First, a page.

Sinai people use firewood to face bitter weather

As the cold snap spread across Egypt, the people of North Sinai began to cope with the cold differently than those in the Nile valley as blankets and resting indoors were sometimes not in their grasp.
As many of the people in North Sinai are either nomadic or homeless, burning firewood is key to staying warm instead of using modern heaters. Some cut trees from their own farms, while those who do not own farms were keen to buy wood enough for a month.
While sitting next to fire, the people of North Sinai burn different kinds of wood, with the price depending on the type of tree. There are three types of firewood: olive trees, juniper trees and Agram trees.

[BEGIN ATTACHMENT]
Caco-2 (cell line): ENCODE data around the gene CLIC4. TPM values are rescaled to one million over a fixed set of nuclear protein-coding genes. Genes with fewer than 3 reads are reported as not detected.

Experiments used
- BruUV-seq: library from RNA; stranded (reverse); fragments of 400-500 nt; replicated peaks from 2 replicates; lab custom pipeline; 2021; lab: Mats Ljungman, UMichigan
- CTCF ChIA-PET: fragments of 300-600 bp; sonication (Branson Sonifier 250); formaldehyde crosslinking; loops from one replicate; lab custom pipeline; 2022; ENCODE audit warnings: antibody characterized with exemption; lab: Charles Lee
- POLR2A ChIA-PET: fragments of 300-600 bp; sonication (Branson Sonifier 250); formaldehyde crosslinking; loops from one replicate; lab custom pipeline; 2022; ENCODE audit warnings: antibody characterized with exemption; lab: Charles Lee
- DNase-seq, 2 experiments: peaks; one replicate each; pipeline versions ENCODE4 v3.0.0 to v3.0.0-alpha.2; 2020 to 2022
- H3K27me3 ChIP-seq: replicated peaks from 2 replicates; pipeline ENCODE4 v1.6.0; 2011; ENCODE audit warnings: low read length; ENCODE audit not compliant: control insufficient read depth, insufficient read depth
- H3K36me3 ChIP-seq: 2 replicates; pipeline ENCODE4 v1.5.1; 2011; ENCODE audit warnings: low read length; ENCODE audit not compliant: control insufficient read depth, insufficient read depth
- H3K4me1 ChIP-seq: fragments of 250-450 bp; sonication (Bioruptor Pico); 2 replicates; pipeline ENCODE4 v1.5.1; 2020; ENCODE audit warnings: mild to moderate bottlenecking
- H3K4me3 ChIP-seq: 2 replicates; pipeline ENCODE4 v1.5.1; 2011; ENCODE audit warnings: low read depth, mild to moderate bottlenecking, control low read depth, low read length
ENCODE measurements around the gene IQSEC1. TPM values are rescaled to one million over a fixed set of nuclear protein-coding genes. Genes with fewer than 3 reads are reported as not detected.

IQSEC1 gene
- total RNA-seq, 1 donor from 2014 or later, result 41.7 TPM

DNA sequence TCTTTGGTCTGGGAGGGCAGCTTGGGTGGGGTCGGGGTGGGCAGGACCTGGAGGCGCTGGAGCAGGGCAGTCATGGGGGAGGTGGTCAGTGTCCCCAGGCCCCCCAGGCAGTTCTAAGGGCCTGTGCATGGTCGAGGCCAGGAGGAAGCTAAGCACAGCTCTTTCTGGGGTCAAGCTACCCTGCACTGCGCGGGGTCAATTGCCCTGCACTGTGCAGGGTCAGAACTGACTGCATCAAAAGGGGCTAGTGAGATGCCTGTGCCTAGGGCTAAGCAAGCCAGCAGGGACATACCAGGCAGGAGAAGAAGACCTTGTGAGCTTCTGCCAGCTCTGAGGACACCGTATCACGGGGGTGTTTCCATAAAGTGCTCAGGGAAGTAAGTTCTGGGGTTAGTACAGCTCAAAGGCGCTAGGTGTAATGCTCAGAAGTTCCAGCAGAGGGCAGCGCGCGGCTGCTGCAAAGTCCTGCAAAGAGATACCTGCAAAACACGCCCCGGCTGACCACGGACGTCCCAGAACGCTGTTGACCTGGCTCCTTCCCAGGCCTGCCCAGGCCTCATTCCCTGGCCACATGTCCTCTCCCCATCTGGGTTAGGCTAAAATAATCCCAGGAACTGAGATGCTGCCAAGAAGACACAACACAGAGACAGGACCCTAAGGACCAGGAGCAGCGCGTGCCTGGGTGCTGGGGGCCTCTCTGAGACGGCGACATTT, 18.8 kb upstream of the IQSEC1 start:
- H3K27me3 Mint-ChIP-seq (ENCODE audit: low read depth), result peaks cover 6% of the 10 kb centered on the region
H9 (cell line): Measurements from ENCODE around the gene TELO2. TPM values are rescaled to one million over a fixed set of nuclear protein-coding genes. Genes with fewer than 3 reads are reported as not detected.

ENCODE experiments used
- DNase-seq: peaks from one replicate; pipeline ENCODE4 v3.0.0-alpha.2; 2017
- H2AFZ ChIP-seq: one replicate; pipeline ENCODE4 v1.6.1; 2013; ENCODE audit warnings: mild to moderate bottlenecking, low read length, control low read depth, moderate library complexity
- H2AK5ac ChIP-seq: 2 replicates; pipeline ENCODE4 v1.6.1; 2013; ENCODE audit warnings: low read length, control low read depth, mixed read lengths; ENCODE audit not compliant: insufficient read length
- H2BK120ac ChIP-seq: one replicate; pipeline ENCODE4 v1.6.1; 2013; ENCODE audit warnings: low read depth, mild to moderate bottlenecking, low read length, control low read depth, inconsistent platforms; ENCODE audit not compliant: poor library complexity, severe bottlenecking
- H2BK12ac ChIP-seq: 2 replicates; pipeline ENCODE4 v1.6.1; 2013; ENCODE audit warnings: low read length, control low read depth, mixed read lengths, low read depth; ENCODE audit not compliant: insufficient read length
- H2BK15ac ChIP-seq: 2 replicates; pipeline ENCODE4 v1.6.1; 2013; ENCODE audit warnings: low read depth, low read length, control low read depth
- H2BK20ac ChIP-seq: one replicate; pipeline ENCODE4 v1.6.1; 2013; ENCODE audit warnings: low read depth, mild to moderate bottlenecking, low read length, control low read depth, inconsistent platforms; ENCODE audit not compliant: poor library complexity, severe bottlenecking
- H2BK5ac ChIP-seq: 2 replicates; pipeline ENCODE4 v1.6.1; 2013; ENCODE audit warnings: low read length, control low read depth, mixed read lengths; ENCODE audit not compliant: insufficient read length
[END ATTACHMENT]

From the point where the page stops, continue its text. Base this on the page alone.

The price of wood in a loaded pickup truck ranges from LE250 to LE500 which can cover two months.
Heating with firewood has rules enacted by the people of Sinai who prevent the cutting of green trees, and consider it an offense that requires fines. They also incriminate cutting timber in the territory of other tribes.
Olive trees are spread throughout the north and the people often uproot old olive trees due to its low productivity, which are then sold as firewood.
Firewood dealers rent a lauder to uproot trees and then cut them into parts. They sell the green parts to grazers, branches are used by Bedouins in construction and larger parts are sold as firewood.
Olive firewood is considered the best as it lasts longer than other types.
Juniper and Agram trees are found in central Sinai and the valleys of the south. Bedouins do not cut them unless they are dry and they are usually cheaper than olive trees.

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